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Communication Dans Un Congrès Année : 2012

Documenting social and stylistic norms in danish cinema: The contribution of content analysis to visual communication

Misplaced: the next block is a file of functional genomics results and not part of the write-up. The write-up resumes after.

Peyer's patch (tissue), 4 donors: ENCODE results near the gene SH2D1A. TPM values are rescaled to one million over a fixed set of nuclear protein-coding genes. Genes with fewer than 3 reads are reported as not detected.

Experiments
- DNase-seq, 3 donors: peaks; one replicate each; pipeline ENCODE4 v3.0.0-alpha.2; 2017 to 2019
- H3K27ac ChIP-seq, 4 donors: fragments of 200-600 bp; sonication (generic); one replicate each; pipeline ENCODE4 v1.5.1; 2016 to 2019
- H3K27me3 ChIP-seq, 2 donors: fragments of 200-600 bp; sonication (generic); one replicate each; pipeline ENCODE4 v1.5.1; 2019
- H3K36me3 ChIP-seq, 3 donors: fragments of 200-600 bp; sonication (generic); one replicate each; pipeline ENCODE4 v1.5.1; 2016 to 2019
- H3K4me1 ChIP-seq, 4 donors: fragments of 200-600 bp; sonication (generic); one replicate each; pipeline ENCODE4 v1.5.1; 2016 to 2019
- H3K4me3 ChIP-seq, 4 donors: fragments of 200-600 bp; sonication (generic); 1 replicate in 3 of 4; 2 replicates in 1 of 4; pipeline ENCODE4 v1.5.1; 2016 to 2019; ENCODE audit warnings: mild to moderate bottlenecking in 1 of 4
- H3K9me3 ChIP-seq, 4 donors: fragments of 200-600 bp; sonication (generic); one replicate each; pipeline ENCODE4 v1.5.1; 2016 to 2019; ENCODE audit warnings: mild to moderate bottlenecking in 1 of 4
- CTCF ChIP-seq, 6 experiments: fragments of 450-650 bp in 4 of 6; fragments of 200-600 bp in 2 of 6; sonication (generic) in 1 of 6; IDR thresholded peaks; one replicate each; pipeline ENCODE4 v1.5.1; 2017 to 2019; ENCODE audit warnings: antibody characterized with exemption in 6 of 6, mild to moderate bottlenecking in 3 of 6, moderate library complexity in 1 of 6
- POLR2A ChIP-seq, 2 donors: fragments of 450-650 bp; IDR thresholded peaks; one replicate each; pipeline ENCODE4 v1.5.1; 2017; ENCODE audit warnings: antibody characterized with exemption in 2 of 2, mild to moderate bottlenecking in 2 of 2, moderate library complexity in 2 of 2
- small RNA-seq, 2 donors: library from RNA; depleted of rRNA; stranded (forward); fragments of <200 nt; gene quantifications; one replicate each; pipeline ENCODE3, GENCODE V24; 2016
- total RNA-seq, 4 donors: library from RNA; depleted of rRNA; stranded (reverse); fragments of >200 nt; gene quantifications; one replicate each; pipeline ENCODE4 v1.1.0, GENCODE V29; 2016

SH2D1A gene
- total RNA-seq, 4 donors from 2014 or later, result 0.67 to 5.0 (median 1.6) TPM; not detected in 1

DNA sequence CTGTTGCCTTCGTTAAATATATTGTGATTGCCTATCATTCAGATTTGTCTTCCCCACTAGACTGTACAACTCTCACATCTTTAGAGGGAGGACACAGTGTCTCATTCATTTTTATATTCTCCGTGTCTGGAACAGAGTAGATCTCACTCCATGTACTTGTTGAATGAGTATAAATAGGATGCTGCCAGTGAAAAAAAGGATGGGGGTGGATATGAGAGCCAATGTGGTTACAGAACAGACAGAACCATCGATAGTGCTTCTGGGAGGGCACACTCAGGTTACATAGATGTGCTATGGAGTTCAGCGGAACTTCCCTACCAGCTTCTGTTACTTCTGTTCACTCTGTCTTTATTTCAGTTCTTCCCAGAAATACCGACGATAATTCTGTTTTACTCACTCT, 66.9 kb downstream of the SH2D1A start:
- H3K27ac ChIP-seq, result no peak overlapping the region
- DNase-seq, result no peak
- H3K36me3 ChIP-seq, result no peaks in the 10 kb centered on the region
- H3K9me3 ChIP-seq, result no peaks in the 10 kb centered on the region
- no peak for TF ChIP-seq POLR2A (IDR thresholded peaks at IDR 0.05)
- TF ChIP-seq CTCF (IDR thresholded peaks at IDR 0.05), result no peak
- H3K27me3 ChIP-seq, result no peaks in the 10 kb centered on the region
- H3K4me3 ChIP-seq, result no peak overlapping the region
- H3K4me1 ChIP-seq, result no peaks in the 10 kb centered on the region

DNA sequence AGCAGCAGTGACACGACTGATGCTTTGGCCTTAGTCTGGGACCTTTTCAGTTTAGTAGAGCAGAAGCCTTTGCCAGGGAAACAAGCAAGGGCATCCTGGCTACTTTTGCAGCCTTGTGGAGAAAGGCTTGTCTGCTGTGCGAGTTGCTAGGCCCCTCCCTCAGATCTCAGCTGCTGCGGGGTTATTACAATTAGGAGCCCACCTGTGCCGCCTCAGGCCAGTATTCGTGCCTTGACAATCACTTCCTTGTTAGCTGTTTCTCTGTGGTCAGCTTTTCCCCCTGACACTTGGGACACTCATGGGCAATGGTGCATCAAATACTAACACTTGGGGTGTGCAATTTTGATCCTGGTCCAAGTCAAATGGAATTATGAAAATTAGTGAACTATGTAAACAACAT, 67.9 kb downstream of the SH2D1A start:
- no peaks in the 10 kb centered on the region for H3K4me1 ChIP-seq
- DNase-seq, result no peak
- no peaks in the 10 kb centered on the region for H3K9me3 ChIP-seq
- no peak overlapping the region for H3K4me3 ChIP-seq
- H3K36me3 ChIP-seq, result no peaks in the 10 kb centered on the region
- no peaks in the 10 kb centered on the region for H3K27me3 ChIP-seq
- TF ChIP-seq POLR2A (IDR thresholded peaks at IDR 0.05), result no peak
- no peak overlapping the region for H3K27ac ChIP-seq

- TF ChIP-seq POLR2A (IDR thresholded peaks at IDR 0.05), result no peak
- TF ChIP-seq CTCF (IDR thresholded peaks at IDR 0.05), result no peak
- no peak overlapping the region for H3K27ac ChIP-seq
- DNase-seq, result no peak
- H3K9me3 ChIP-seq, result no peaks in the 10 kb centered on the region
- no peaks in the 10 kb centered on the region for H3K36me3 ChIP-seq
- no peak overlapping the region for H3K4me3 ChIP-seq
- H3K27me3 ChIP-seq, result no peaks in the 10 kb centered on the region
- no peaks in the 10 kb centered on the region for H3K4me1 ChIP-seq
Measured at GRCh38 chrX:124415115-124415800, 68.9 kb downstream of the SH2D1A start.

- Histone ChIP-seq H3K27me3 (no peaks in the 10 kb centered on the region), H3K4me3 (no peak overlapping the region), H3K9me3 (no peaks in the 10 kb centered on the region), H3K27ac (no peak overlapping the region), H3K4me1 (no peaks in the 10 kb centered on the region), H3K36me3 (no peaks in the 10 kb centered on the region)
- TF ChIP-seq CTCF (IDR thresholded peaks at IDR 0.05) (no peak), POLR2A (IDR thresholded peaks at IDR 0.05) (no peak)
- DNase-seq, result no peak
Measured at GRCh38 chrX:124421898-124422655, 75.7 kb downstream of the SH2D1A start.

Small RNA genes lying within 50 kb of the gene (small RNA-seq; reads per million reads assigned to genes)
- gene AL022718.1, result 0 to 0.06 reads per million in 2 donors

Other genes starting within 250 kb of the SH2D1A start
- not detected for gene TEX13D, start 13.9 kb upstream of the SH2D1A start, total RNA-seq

Content analysis and visual communication